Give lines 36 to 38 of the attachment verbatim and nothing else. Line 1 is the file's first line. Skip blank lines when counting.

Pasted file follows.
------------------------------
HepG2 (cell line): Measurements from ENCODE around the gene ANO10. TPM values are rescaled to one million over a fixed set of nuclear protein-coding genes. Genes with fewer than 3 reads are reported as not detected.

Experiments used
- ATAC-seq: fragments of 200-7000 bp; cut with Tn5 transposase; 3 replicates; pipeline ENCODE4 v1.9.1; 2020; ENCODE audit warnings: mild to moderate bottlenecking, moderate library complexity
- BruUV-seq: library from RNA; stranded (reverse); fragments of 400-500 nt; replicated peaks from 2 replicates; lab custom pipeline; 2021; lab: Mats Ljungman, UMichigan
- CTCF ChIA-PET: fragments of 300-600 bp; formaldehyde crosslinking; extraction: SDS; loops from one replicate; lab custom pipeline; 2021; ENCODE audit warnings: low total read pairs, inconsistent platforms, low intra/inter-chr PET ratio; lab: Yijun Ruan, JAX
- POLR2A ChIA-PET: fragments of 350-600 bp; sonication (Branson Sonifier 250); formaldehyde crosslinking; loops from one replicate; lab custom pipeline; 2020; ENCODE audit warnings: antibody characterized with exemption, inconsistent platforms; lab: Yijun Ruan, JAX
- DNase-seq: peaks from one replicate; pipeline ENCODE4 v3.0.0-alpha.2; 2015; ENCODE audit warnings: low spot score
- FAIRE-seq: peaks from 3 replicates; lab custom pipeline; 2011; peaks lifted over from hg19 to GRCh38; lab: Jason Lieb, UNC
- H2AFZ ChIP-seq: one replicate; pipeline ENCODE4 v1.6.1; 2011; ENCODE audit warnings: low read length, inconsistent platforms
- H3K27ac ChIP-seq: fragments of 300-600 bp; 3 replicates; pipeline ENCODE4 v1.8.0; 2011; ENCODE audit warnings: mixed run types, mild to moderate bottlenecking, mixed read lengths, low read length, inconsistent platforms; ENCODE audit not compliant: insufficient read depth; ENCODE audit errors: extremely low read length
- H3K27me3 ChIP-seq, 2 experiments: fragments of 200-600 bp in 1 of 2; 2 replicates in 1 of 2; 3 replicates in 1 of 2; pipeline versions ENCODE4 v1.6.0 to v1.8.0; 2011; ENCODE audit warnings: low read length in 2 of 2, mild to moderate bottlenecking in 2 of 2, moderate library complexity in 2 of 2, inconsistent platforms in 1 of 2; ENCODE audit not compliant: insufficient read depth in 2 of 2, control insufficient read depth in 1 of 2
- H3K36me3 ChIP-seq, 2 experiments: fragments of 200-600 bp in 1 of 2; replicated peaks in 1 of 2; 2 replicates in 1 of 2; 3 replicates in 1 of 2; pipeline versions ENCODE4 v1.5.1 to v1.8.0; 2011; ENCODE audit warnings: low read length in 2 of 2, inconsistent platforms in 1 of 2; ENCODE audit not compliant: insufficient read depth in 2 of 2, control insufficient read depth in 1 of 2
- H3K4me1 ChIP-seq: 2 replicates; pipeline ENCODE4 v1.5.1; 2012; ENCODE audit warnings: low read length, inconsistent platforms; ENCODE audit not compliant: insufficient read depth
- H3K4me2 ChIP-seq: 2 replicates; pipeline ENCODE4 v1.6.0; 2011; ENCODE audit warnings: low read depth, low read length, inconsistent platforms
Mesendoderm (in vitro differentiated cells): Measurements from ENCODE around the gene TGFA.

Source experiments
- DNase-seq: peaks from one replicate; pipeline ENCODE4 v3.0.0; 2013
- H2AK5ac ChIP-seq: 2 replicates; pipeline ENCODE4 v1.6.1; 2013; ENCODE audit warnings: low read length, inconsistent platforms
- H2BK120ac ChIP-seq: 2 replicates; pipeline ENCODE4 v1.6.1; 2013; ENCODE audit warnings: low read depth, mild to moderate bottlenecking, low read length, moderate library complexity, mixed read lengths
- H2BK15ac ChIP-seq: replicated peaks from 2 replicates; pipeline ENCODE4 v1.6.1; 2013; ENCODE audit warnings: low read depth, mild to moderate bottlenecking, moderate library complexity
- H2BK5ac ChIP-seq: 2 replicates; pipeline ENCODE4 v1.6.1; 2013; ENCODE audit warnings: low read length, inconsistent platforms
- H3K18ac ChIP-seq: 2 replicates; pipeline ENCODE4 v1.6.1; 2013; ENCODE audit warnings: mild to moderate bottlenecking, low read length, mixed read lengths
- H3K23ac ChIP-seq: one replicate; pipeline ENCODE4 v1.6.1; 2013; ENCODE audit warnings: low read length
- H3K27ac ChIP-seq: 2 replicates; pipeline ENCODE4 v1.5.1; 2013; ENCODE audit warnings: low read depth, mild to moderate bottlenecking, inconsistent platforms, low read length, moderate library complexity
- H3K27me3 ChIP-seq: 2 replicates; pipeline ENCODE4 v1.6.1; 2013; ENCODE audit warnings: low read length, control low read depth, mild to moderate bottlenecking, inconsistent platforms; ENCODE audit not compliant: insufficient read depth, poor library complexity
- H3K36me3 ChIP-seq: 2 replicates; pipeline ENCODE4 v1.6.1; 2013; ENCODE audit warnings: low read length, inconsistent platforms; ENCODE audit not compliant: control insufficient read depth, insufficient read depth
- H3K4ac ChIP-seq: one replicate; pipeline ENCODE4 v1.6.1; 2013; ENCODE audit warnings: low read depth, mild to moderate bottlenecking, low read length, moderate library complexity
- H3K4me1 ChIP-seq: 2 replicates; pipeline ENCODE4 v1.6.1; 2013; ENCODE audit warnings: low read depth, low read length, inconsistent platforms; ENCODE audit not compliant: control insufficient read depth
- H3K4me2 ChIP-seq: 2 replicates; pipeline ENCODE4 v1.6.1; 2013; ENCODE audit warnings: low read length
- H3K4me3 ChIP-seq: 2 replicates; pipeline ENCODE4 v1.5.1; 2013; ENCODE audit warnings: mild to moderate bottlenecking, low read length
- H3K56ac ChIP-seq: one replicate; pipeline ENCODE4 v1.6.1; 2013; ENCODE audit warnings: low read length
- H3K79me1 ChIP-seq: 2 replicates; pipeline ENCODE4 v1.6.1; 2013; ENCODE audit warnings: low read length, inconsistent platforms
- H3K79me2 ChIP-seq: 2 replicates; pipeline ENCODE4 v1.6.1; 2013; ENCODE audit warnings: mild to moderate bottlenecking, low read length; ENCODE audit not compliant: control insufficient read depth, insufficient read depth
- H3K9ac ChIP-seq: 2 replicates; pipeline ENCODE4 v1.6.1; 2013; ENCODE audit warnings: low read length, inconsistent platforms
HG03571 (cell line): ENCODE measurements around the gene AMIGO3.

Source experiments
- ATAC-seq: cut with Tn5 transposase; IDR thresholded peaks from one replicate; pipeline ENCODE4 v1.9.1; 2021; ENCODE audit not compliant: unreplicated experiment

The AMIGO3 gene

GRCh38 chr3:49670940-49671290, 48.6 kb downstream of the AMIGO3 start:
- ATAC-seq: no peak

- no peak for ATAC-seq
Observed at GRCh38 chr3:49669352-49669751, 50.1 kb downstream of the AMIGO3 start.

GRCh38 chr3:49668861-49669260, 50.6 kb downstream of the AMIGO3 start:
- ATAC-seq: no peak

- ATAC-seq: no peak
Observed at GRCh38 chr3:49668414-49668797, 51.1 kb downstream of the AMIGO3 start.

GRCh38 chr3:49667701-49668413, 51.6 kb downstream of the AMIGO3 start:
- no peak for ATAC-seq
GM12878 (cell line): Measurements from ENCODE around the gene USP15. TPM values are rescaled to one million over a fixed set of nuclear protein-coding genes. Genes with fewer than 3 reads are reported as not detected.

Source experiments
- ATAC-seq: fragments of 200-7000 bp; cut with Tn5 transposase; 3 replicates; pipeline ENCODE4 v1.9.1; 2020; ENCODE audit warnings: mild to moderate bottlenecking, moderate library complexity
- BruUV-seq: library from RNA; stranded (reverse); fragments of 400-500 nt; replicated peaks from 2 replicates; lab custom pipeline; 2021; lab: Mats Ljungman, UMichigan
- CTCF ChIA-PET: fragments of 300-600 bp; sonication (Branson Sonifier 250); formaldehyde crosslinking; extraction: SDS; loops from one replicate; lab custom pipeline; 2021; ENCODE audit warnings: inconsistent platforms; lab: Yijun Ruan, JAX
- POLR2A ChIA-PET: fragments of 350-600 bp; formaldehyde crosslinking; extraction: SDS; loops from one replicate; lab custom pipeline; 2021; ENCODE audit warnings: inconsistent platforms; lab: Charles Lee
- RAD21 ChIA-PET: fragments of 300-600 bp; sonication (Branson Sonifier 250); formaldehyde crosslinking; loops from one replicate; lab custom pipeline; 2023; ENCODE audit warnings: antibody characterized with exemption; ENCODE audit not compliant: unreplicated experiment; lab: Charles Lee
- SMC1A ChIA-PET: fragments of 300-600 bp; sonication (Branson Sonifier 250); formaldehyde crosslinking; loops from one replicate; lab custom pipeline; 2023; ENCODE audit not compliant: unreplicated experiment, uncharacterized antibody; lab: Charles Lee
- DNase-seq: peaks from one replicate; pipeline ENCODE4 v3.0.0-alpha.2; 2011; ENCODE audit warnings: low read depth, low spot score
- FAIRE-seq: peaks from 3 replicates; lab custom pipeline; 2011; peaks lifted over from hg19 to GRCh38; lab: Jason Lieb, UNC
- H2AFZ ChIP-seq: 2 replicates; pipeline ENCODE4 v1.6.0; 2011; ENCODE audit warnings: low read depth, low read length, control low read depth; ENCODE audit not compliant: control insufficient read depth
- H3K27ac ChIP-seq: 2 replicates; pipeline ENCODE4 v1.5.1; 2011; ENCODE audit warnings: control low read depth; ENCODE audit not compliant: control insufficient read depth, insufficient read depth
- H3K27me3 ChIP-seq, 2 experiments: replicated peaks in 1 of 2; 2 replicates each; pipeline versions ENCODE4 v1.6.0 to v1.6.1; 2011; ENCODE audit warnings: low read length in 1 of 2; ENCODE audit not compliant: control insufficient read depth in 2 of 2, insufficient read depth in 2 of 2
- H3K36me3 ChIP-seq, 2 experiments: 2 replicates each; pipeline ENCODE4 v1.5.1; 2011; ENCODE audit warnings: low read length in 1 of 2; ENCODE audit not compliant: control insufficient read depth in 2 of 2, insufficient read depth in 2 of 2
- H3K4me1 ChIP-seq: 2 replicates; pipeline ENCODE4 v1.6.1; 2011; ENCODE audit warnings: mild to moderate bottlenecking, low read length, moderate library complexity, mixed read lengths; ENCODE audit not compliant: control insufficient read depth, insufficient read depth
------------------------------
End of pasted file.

Source experiments
- ATAC-seq: cut with Tn5 transposase; IDR thresholded peaks from one replicate; pipeline ENCODE4 v1.9.1; 2021; ENCODE audit not compliant: unreplicated experiment

The AMIGO3 gene